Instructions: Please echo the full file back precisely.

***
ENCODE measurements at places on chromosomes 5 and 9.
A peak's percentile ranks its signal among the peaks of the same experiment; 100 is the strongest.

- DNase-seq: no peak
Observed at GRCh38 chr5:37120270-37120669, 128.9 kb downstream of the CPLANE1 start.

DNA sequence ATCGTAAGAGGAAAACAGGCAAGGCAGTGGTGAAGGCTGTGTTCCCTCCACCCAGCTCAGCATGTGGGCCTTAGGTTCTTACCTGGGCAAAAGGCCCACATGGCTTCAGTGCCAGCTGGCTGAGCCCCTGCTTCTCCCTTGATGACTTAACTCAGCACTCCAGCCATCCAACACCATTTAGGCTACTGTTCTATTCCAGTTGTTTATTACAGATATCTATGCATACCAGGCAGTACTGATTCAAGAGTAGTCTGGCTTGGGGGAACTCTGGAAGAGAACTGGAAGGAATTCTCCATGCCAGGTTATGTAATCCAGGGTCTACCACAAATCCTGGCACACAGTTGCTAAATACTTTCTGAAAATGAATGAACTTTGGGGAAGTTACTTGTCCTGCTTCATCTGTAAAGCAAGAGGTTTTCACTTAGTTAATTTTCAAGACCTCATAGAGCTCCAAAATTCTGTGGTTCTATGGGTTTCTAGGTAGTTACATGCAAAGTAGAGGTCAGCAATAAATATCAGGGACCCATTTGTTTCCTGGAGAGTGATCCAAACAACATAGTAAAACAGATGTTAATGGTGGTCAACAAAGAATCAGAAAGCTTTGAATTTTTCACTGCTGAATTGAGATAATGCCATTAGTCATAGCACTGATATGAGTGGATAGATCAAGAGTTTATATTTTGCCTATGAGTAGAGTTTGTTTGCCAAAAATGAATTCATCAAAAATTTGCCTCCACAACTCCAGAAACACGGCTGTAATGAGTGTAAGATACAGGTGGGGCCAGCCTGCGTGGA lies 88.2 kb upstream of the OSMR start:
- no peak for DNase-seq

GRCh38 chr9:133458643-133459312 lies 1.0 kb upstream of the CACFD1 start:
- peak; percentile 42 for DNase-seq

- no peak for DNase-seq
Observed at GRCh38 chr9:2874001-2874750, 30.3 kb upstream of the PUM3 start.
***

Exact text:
ENCODE measurements at places on chromosomes 5 and 9.
A peak's percentile ranks its signal among the peaks of the same experiment; 100 is the strongest.

- DNase-seq: no peak
Observed at GRCh38 chr5:37120270-37120669, 128.9 kb downstream of the CPLANE1 start.

DNA sequence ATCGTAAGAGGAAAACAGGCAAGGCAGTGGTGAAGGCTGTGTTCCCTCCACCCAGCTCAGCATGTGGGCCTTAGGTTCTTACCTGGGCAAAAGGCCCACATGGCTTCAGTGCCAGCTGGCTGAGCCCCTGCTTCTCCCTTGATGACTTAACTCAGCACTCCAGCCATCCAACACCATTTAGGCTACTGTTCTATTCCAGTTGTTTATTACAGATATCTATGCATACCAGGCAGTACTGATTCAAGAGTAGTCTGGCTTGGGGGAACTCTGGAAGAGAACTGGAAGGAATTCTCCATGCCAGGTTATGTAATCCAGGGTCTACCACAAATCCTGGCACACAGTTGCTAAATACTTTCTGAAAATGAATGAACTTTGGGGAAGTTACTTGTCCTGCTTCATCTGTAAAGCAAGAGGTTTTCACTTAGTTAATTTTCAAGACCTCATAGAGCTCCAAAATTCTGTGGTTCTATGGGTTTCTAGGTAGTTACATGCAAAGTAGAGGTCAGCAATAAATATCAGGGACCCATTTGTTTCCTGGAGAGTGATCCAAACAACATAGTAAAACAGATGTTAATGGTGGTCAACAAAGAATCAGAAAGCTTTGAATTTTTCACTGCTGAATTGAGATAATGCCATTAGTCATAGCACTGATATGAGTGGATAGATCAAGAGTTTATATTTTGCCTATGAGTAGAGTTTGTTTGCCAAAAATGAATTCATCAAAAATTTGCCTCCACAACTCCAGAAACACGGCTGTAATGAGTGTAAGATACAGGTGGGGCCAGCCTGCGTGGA lies 88.2 kb upstream of the OSMR start:
- no peak for DNase-seq

GRCh38 chr9:133458643-133459312 lies 1.0 kb upstream of the CACFD1 start:
- peak; percentile 42 for DNase-seq

- no peak for DNase-seq
Observed at GRCh38 chr9:2874001-2874750, 30.3 kb upstream of the PUM3 start.